NATIONAL

Racketeers exploit the vulnerable

MANAMA, JULY 24 . As instances of coercion that brought a large number of Indians into Iraq come to light, spotlight has turned on a trans-national "industry" that benefits from their vulnerability in foreign land.

It is now becoming clear that the three truck drivers kidnapped were not recruited for employment in Iraq. Amir Muscatwalla, the head of Oman Agencies, a Mumbai-based firm, said that the company sent the three drivers, Sukhdev Singh, Tilak Raj and Antaryami to Kuwait. While a clearer picture on how they reached Fallujah, from where they were abducted may come later, there is little doubt that local employers in the Persian Gulf countries in league with the recruiters in India have enough leverage to force emigrants to take up jobs other than the ones for which they were recruited.

It is common knowledge that Indian employees, soon after landing, have to deposit their passports with their employers. " In 99 per cent of the cases the workers cannot retain their passport," says Rajesh Kumar [not his real name], a migrant worker from Uttar Pradesh who works in a grocery store here. Once the passport is in the hands of the employer, the worker effectively loses his freedom of movement.

"We are immediately brought under the thumb of our employer who can, if he wishes, manipulate us in any way he wants," Mr. Kumar adds.

Many workers who wished to travel home to attend emergencies have experienced difficulties in doing so because access to their passports was denied. Most workers are either too poor or diffident to take recourse to local legal channels, approach the Indian Embassy or access some of the "helplines" which a few better-off expatriate volunteers in some of the Gulf countries have established.

`Free visa'

The practice of working under a "free visa" has also landed many poor Indians in trouble. Mr. Jameel, from Kerala, explained that the system worked on the basis of an "understanding" between the local employer and Indian recruiting agencies, a majority of which are based in Mumbai.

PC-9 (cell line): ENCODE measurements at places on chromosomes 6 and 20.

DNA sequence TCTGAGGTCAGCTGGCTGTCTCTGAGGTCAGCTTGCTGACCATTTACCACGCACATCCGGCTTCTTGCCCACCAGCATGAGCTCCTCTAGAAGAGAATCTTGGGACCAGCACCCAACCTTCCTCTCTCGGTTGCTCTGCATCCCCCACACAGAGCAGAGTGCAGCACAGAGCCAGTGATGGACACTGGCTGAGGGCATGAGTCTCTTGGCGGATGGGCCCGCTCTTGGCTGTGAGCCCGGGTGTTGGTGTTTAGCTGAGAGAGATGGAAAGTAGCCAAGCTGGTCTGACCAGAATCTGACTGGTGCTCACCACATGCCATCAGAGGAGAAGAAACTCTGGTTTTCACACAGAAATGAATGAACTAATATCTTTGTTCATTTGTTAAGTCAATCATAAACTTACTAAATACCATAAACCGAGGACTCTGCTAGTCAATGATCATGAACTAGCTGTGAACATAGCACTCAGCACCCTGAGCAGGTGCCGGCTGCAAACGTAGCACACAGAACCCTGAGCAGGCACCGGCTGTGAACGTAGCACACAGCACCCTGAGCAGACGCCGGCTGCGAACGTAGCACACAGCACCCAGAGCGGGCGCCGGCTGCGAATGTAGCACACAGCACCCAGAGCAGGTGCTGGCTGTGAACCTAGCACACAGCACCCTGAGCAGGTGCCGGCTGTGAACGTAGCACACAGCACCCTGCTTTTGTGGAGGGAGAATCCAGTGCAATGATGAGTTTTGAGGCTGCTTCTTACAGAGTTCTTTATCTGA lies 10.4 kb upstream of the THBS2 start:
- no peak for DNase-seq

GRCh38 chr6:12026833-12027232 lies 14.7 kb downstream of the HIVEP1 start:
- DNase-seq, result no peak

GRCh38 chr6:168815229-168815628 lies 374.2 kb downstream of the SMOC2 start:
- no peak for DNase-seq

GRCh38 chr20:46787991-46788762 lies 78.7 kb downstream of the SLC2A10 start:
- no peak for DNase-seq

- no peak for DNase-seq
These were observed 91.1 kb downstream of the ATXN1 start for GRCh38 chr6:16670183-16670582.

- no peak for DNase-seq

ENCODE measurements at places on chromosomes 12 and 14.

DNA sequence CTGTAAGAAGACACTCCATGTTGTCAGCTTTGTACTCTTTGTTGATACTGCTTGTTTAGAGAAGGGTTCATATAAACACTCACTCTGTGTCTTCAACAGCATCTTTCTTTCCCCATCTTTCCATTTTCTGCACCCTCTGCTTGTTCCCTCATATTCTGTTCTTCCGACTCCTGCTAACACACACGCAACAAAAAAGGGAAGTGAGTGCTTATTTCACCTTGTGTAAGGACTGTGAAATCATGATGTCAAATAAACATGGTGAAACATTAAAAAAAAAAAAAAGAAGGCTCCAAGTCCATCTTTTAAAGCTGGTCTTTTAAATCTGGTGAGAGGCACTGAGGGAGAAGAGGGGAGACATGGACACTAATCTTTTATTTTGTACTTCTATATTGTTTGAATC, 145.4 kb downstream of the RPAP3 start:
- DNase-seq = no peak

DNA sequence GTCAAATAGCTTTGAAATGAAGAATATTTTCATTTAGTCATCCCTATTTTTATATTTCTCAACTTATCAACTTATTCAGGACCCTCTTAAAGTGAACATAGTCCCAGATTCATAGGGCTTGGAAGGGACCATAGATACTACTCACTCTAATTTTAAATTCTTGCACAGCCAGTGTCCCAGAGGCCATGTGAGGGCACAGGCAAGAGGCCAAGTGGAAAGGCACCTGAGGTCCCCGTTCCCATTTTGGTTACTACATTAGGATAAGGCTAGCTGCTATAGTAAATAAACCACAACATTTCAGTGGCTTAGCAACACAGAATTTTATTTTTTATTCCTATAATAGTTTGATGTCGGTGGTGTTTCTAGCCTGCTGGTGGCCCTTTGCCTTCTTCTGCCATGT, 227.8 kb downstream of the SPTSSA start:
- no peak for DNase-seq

" Suppose an employer in a Gulf country has a permit to recruit 10 persons, but needs only five in his workplace, he will nevertheless bring in the 10, which is in excess of his requirement," says Mr. Jameel. On arrival, the five who are "free" will look for illegal employment elsewhere, but will have to pay the local resident who has brought them in, a monthly fee of around Rs.2,500 for "lending" them a work visa.

With average monthly salaries for the unskilled not exceeding Rs.9,000, the "free visa" holders have to bear a substantial financial loss. Besides, local law enforcement authorities sometimes arrest them for it is unlawful to work outside their assigned workplace, which is recorded on their travel documents.

Burden of loans

The financial liabilities incurred in India to pay for the heavy expenses that emigration involves also makes Indians vulnerable to coercion.

"Many of us have sold our properties or taken up loans to come to the Gulf. Whatever be the conditions, we simply cannot go back till the loans are repaid," Mr. Ibrahim, a driver with a subsidiary of a Saudi Arabian company, said.

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